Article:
A27 was abused between 1974 and 1978 by Mr Ely. He was a Master at Forde Park and in the scout group. He complained to the police in 1976. 13 boys spoke to the police back then. When he left in 1978 after he lost his job he fell into crime and went to a Young Offenders Institution where there was some bullying but no abuse. He got in touch with the police in 1999 through Operation Lentisk and gave a statement. He spoke to a Solicitor at WBW and attended mass meetings, saw Dr Friedman but didn’t feel involved. He case settled for £3,000. He wanted an acknowledgment of Forde Parks’ failure and an apology but didn’t get one. He had two sessions of counseling via his GP which had been positive but overall didn’t understand the process and felt uninvolved, he has had depression, suicidal thoughts and alcohol dependency which he attributes to the abuse.
AR-A6 (Forde Park Survivor who is recently deceased – statement read)
Sexual abuse from older boys and Mr. Hooper at Forde Park. He was at Forde Park for 5 years. he reported to the police back then but they did not follow it up. He was not happy with the civil compensation system which he felt was rushed. When he got it he spent it on drink and drugs. He felt completely insulted by the Civil Justice System. There was no support, just money. He wasn’t treated as an individual. He felt herded with others. He gave a statement for only an hour and felt like a spectator in his own case. He was offered £15,000 and told to take it or leave it. He felt abandoned and led up the garden path by the solicitors.
Read Sexual abuse from Hooper at Forde Part. Staff knew what was going on. Only found out about the case in 2017 and didn’t know that CICA or Civil Proceedings existed. He is getting counselling from his GP.
No sexual abuse at Forde Park but abused at four other institutions. Victim of Hooper at another institution but not involved in the criminal trial. No CICA application. He did pursue a Civil Compensation and got £12,000. He felt that solicitors failed to listen to him and felt like it was a smack in the face and felt railroaded into accepting the settlement and didn’t get enough support.
Read Sexual abuse by Hooper and Ely. Compensation can’t make it go away. He was not aware of CICA’s existence. He has tried to get support but the therapist failed to turn up. AR-A11 (F20) Read F18 and F19 sexually abused him. Also abused by Ely and Hooper. Not in the ‘A’ trial but in the ‘B’ trial which didn’t go ahead as Hooper was convicted in ‘A’ trial. No CICA as had previous convictions. Offered £55,000 but pressured to accept and told would not get anything at all if he didn’t accept. Felt that the claims were settled in a generic manner and he was not treated as an individual. He got some counseling through his GP but that made him feel more anxious.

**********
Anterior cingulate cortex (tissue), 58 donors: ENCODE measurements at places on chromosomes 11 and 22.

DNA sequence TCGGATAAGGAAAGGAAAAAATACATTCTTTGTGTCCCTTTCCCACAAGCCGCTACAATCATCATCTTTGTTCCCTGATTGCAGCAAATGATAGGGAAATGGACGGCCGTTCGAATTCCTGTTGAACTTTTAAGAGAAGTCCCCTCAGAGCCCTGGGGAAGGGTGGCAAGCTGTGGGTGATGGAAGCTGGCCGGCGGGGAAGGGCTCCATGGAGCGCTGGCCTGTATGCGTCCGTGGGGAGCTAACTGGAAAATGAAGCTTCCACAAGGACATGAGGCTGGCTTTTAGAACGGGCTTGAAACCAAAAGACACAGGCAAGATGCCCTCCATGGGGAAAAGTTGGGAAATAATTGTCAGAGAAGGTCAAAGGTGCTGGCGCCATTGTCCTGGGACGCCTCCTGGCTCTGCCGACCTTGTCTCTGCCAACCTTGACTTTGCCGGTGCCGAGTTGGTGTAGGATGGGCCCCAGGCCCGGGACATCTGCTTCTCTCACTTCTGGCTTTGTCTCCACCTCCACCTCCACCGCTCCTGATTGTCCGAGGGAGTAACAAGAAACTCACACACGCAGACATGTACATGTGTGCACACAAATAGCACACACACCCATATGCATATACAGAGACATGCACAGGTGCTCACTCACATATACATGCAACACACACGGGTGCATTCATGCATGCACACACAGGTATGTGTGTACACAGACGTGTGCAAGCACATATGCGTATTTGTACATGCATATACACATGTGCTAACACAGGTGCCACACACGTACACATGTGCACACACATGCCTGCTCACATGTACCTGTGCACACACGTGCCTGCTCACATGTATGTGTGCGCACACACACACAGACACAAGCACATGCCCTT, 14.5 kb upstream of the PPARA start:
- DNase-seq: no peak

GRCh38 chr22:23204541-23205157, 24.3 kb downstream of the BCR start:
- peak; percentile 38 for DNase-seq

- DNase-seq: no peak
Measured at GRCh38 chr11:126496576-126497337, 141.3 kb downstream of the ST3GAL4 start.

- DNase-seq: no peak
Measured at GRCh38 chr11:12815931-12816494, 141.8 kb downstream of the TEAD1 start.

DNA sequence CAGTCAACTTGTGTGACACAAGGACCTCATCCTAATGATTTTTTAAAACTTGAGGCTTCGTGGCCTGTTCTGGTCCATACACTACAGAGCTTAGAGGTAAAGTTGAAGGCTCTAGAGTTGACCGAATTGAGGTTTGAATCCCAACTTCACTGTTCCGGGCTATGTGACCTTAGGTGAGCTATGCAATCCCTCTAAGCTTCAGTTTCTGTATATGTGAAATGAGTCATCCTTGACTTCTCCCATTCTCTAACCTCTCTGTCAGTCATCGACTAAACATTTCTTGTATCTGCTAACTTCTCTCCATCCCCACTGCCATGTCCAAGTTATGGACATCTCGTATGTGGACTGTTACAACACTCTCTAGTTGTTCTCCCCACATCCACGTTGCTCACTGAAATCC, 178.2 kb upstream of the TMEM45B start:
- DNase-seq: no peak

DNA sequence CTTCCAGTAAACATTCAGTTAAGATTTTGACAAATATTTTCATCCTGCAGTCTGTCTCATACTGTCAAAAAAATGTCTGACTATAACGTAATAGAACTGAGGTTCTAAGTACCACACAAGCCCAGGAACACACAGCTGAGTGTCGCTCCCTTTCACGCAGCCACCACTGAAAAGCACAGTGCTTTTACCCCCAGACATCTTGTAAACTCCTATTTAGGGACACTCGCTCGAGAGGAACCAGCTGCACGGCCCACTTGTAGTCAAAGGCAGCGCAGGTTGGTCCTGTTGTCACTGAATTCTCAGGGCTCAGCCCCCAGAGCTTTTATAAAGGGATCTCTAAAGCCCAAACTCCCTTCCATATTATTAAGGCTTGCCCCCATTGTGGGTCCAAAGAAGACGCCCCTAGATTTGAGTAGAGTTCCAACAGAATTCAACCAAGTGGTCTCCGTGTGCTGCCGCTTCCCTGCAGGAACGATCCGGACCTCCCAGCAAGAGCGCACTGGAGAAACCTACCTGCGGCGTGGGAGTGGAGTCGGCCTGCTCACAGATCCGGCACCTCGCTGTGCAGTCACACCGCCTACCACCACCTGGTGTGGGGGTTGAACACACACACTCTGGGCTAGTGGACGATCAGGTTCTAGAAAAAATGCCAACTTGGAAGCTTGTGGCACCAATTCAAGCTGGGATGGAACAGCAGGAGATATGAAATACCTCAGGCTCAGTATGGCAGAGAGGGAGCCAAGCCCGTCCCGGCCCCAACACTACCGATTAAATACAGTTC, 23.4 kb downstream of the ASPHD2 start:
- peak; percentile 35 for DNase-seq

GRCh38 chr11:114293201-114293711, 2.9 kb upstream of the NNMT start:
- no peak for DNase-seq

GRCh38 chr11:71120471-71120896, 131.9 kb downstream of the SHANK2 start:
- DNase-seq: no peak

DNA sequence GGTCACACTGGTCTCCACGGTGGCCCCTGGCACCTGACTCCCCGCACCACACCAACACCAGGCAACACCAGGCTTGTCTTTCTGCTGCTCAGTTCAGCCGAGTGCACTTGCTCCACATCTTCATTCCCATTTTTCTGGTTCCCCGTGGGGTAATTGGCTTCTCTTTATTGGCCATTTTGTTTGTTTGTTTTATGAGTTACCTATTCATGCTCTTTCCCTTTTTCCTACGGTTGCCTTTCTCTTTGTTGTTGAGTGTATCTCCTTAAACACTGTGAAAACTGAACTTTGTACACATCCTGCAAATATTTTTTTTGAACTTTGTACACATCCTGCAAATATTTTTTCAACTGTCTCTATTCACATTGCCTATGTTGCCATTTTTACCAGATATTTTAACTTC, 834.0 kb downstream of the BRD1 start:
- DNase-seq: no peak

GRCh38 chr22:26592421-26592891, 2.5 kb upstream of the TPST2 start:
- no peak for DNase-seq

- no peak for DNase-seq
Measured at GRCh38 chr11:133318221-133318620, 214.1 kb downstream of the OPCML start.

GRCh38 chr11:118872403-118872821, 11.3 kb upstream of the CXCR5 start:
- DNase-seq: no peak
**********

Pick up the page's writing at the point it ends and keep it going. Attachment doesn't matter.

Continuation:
AR-A15 (F51) Read
groomed and raped him at Forde Park. No CICA. Involved with the police but no counseling offered. AR-A31 (F16) Hooper raped him, took photographs and abused by Ely. F21 touched his genitals. Not called to give evidence at the Hooper or Ely trial. In the civil process he did not feel treated like an individual. There were large group meetings and he was told that he had to settle or he would be bankrupted. He felt that as though the Council knew about the abuse for years. He never met his Barrister one to one and felt that the Solicitor and Barrister did what they did to make it easy for themselves. He was offered £4,000 and was told that Legal Aid would be withdrawn if he rejected it and would have to pay for it privately. He asked for support and has had CBT and is feeling better now.
Sexual abuse from F32, F40 and F26 also raped by Hooper. Gave evidence at the Hooper Criminal trial. He was accused of making it up by the Defence Barristers. Hooper was convicted and sentenced to 18 years in prison. F26 was found not guilty. A41 came off the rails. Received £50,000 through the civil process but was told to accept otherwise he would lose everything. He did not feel that he was kept up to date. He did not pursue a CICA as there was no double recovery. He felt that he didn’t get a good explanation from Solicitors and felt abandoned at the end of the criminal and civil processes.
Raped by other children and raped by a member of staff F34. He felt that the solicitors’ main purpose was to make money and not to help us. He felt as though it was just the lawyers talking among themselves and that he should have been treated as an individual. He was offered £10,000 when his case was valued at £100,000. He complained that there was mass meetings and no one to one meetings.
Paul Sinclair (Formerly Lewis) Sexually abused by Ely and Hooper.
He was in the group ‘B’ for the criminal cases. Ely was convicted and he attended court to see Ely sentenced he felt that he didn’t get justice through the civil system and dint get an apology. CICA was refused as he had a criminal record. He was not treated as an individual in the civil case.
3rd December 2018
Deborah Marsden – Devon and Cornwall Police
An up to date experience of survivors would mean that they would have a victims needs assessment completed by a police officer and be seen by the Victim Care Unit and a Sexual Offences Liaison Officer (SOLO). They would be directed to ISVAs (advisor) and to a SARC (Sexual Advice Centre). Sexual Offence Liaison Officers tend to refer survivors to the CICA likewise ISVAs although the timing of advice is not set. Devon and Cornwall Police do not routinely suggest Civil Compensation. Deborah Marsden worked on the Forde Park investigation Operation Lentisk from 1998. 1,287 statements were taken from 240 former pupils. Hooper and Ely were convicted. Social Services were involved. There was an NSPCC Helpline. Responded to the CICA on 69 applications by 2002.